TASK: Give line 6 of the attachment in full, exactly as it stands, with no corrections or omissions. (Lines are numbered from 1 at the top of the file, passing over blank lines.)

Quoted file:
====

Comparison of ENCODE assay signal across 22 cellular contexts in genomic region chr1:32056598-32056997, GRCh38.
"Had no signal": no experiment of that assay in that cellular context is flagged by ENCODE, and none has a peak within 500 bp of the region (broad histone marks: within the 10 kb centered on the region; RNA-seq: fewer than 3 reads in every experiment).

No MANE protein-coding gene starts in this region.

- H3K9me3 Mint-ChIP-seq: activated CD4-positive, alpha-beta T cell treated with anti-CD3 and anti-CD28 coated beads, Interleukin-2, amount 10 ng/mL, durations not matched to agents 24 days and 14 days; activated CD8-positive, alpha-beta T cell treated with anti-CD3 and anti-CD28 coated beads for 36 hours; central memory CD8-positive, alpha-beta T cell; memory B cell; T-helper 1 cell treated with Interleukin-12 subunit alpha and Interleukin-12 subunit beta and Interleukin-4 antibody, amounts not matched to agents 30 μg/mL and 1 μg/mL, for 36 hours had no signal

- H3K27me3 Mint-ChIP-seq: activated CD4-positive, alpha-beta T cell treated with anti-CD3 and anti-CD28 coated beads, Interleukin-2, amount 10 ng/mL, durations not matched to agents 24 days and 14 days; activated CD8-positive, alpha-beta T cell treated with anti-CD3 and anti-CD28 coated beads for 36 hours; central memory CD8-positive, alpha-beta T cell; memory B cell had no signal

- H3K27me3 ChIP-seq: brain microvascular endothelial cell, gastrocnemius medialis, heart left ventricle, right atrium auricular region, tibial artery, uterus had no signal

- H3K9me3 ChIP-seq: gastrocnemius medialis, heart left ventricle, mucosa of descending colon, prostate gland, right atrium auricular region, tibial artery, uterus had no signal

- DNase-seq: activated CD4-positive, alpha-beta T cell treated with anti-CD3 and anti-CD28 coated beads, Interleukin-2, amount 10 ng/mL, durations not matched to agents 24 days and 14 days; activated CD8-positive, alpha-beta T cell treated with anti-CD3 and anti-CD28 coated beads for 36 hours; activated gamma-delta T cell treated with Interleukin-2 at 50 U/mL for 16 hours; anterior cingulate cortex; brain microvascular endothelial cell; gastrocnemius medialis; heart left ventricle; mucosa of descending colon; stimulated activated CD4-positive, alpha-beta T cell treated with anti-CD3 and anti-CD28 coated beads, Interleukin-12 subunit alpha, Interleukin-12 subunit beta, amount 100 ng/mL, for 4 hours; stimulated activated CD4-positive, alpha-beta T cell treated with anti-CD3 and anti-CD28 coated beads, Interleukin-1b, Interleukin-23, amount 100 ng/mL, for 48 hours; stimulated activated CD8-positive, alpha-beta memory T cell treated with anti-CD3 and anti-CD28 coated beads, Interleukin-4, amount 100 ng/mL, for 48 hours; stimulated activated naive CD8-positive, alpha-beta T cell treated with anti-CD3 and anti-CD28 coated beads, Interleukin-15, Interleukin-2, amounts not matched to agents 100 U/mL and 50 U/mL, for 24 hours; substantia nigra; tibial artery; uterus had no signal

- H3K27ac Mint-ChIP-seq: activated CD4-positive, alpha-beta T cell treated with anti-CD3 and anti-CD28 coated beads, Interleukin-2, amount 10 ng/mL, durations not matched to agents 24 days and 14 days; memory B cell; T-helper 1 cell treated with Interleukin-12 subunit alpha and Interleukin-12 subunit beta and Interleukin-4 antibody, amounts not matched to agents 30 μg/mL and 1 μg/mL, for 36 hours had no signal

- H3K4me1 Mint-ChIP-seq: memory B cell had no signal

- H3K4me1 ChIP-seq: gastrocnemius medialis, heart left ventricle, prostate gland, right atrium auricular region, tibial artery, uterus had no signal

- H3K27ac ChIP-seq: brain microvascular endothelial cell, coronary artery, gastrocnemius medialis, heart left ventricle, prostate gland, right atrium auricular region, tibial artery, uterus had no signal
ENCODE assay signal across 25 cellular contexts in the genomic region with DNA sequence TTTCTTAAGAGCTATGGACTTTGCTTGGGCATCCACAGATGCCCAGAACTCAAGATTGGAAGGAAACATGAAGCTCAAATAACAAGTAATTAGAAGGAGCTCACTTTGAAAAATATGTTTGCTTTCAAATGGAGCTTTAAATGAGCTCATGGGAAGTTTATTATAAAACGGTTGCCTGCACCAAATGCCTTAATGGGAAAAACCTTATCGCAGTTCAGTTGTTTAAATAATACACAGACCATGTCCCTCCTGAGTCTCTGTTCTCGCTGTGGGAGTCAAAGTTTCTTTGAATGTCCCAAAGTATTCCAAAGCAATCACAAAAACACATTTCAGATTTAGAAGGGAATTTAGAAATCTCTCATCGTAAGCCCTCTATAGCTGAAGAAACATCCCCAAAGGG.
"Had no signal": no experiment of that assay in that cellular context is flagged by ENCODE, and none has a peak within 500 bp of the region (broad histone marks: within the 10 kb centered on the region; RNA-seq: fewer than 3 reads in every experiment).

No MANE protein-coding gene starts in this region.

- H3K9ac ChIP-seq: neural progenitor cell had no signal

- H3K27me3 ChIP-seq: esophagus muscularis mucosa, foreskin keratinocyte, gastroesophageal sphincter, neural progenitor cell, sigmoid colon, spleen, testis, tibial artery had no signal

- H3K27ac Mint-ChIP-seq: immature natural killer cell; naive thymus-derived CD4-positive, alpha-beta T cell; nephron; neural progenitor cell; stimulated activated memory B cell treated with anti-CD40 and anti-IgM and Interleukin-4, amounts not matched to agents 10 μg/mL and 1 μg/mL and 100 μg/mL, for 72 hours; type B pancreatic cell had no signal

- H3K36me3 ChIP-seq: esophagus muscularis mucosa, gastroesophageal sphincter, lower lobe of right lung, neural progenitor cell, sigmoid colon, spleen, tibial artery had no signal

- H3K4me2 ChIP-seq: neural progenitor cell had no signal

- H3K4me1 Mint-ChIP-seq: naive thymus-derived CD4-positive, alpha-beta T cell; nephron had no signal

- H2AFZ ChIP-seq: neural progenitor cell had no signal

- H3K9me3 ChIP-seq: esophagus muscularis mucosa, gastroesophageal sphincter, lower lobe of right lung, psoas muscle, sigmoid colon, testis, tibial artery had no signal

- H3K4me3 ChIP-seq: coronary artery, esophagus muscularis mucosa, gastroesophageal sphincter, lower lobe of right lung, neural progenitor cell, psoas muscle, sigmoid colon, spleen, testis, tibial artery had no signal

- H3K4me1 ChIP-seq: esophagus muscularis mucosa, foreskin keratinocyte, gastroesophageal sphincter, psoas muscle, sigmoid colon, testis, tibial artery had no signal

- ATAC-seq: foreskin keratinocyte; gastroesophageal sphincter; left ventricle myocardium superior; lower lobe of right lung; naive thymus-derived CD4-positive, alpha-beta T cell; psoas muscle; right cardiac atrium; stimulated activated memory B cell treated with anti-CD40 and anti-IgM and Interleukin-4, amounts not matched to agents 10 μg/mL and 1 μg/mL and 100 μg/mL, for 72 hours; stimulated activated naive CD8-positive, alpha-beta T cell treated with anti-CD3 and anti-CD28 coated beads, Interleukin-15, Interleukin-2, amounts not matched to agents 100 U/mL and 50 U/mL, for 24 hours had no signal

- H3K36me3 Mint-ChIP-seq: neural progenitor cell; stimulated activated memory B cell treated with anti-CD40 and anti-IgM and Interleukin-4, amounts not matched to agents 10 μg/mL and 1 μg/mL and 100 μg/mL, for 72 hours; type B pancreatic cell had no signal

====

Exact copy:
- H3K27me3 ChIP-seq: brain microvascular endothelial cell, gastrocnemius medialis, heart left ventricle, right atrium auricular region, tibial artery, uterus had no signal